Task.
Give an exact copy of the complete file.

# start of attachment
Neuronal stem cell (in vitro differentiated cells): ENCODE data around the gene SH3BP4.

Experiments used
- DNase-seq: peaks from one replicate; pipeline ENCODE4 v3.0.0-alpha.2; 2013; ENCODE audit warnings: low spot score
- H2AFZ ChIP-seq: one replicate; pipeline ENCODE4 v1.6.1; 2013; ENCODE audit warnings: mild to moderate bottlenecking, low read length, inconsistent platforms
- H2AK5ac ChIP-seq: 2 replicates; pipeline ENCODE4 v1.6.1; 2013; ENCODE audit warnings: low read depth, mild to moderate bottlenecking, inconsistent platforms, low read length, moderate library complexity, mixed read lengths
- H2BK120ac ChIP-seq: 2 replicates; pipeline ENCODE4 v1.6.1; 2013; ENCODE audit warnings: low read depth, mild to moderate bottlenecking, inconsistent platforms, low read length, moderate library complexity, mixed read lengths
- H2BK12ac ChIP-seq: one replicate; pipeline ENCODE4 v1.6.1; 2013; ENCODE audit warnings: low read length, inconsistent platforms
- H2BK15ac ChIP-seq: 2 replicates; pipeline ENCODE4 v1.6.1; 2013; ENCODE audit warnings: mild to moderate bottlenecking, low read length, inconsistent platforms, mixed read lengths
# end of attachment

Neuronal stem cell (in vitro differentiated cells): ENCODE data around the gene SH3BP4.

Experiments used
- DNase-seq: peaks from one replicate; pipeline ENCODE4 v3.0.0-alpha.2; 2013; ENCODE audit warnings: low spot score
- H2AFZ ChIP-seq: one replicate; pipeline ENCODE4 v1.6.1; 2013; ENCODE audit warnings: mild to moderate bottlenecking, low read length, inconsistent platforms
- H2AK5ac ChIP-seq: 2 replicates; pipeline ENCODE4 v1.6.1; 2013; ENCODE audit warnings: low read depth, mild to moderate bottlenecking, inconsistent platforms, low read length, moderate library complexity, mixed read lengths
- H2BK120ac ChIP-seq: 2 replicates; pipeline ENCODE4 v1.6.1; 2013; ENCODE audit warnings: low read depth, mild to moderate bottlenecking, inconsistent platforms, low read length, moderate library complexity, mixed read lengths
- H2BK12ac ChIP-seq: one replicate; pipeline ENCODE4 v1.6.1; 2013; ENCODE audit warnings: low read length, inconsistent platforms
- H2BK15ac ChIP-seq: 2 replicates; pipeline ENCODE4 v1.6.1; 2013; ENCODE audit warnings: mild to moderate bottlenecking, low read length, inconsistent platforms, mixed read lengths